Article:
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The Finnish lifestyle is relaxed and easy-going. But they are also hard workers and the life in the busy cities are more or less stressful. That’s why many people have summer cottages. Usually it’s far away from the place where they live. The summer cottages are often located on a nice and peaceful lakeshore or on an island. It’s the place where they go to rest and spend some time with their families. Every summer cottage has to have a sauna because it’s such an important part of the Finnish lifestyle. The sauna is definitely something that everyone grows up with, and bathing in the sauna comes as naturally as speaking.
Finland is one of the few countries in the world where lost wallets and mobile phones get returned to their rightful owner. People feel safe walking alone in city parks or use public transport regardless of the hour.11 out of 12 wallets deliberately left abandoned around Helsinki were returned according to a Reader’s Digest global test on honesty.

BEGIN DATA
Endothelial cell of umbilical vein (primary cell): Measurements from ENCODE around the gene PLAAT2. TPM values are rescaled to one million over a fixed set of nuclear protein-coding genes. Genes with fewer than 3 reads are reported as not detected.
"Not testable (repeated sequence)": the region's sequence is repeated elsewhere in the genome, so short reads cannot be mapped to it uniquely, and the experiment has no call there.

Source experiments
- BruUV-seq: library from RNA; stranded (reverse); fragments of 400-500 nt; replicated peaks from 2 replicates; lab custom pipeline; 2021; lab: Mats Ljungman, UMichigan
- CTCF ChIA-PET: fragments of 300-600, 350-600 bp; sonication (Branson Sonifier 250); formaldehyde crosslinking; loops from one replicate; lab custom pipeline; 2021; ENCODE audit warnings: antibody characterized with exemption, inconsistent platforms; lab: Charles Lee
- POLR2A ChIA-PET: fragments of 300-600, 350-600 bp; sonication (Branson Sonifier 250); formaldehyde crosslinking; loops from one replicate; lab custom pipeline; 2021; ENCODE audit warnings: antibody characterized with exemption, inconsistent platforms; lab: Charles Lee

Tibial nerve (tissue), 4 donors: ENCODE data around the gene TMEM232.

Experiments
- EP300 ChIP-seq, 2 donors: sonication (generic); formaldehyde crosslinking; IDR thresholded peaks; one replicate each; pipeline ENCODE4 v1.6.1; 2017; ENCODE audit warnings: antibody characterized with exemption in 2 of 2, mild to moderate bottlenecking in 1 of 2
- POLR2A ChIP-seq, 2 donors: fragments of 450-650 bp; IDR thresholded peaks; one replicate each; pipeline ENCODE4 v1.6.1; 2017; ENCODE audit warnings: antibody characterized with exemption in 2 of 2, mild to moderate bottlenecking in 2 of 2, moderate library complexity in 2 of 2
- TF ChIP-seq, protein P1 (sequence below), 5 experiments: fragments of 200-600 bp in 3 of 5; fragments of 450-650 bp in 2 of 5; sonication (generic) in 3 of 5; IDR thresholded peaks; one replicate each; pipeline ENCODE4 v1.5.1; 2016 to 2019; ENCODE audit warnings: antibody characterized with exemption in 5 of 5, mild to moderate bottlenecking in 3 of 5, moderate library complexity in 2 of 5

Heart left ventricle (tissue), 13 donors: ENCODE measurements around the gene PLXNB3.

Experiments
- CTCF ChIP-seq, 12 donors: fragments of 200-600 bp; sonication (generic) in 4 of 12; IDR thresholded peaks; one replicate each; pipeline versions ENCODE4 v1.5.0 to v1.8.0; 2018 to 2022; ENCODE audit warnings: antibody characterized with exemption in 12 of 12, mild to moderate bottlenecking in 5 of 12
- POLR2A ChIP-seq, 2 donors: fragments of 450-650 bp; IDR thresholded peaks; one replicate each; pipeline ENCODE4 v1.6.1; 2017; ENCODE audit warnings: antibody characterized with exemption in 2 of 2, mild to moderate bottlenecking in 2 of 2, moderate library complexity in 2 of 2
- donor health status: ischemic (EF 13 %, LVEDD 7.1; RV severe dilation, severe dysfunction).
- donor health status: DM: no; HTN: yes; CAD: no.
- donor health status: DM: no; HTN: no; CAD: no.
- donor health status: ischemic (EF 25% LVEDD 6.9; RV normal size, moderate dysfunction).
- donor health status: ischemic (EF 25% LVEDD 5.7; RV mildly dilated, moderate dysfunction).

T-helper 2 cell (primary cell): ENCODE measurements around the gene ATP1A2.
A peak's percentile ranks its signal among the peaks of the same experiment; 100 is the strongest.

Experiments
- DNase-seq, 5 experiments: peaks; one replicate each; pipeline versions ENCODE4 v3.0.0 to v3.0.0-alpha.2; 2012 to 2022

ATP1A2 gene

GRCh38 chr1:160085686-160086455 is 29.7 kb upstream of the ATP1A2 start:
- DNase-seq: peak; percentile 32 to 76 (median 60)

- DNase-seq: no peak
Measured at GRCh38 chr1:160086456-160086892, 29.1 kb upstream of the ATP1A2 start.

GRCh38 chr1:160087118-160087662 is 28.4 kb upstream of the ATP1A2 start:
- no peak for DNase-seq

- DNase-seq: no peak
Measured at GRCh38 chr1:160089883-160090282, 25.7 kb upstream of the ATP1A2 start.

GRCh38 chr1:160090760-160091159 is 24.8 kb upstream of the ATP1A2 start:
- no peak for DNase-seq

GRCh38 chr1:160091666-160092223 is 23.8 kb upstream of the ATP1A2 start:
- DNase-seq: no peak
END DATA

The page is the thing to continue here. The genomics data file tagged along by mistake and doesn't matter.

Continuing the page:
Did you know that many Finnish newborns sleep in cardboard boxes? Since 1938 Finnish state has provided all expectant mothers with a beautiful, durable box with clothes, sheets, nappies, toys and a mattress – making it an excellent bed for a tiny newcomer.
All mothers get to stay at home with their baby for almost a year with full salary or excellent benefits. When a parent with a child in a buggy uses public transport, they travel free of charge in most cities.
When the children grow older, their luck continues – Finland has held first place in OECD’s Programme for International Student Assessment (PISA) for several years, ranking our education system as one of the world’s best.
This means that the Finnish school – also free of charge – is a good place for a child and that they are happy.